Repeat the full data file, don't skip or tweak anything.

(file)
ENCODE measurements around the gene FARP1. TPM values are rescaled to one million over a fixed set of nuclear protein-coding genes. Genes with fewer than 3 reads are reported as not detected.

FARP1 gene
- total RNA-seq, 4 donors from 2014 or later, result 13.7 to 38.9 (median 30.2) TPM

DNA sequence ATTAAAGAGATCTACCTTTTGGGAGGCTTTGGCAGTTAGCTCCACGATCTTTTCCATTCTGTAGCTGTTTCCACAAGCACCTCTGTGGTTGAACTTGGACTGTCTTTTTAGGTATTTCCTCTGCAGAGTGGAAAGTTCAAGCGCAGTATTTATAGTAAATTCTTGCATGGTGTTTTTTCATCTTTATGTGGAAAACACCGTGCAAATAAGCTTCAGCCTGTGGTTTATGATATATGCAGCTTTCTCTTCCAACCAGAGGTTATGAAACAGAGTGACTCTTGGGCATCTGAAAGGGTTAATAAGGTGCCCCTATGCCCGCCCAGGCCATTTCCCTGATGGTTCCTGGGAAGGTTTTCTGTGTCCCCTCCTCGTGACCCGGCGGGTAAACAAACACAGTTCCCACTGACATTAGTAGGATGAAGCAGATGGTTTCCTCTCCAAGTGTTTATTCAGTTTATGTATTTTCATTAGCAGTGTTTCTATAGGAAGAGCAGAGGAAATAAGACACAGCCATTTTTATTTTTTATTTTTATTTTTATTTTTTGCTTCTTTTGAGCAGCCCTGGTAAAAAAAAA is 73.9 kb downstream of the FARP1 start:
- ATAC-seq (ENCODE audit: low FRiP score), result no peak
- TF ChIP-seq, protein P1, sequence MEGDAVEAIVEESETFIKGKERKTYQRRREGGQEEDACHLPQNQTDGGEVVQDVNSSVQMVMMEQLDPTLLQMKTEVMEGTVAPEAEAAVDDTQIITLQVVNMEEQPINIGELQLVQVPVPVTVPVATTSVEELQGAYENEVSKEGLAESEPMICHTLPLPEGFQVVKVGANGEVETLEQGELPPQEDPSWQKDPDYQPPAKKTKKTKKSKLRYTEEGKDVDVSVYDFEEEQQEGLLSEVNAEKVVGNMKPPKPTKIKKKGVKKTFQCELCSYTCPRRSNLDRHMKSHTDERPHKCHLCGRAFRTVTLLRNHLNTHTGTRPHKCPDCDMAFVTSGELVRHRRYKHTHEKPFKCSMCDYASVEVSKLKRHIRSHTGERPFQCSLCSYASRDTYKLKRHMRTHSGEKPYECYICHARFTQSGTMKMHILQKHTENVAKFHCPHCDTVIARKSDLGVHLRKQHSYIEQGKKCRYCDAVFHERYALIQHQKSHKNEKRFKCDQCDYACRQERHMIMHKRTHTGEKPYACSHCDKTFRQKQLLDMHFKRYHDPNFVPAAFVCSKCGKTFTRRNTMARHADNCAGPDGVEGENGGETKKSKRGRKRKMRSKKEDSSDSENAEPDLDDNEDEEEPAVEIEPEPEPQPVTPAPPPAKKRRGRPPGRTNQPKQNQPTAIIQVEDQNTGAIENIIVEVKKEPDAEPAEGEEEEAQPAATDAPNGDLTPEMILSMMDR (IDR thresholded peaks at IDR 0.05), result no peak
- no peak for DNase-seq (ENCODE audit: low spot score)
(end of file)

ENCODE measurements around the gene FARP1. TPM values are rescaled to one million over a fixed set of nuclear protein-coding genes. Genes with fewer than 3 reads are reported as not detected.

FARP1 gene
- total RNA-seq, 4 donors from 2014 or later, result 13.7 to 38.9 (median 30.2) TPM

DNA sequence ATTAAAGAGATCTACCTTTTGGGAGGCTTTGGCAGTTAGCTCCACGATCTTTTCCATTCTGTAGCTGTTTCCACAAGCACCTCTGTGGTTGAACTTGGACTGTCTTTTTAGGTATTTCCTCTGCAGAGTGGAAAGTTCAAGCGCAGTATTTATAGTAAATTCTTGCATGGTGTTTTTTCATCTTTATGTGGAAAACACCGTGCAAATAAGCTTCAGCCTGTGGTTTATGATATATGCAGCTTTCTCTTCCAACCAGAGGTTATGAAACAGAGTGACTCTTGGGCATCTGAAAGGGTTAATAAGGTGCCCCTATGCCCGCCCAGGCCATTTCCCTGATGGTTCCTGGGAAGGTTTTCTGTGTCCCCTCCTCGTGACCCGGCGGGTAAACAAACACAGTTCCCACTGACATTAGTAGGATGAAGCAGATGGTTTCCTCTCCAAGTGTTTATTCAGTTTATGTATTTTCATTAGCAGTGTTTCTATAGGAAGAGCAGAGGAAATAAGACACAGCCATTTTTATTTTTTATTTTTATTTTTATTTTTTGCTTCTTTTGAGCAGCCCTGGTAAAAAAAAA is 73.9 kb downstream of the FARP1 start:
- ATAC-seq (ENCODE audit: low FRiP score), result no peak
- TF ChIP-seq, protein P1, sequence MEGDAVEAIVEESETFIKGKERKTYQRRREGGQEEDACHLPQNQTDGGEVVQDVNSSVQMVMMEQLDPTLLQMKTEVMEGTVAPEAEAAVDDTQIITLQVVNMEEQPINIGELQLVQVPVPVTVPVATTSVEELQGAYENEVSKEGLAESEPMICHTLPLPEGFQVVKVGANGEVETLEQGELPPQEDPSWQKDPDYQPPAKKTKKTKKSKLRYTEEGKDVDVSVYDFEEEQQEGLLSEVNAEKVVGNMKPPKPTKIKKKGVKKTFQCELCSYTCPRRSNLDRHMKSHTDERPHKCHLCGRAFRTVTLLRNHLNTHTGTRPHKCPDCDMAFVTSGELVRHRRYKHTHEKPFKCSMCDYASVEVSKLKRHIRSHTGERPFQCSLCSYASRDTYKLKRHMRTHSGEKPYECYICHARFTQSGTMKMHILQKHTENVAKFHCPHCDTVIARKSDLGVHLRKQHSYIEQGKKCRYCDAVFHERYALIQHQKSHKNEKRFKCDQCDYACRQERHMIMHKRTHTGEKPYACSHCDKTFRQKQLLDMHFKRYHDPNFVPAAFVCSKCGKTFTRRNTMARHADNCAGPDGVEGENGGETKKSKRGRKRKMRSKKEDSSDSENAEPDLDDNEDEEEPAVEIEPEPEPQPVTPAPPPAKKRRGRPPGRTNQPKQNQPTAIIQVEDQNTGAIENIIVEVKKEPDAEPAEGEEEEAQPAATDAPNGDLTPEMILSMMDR (IDR thresholded peaks at IDR 0.05), result no peak
- no peak for DNase-seq (ENCODE audit: low spot score)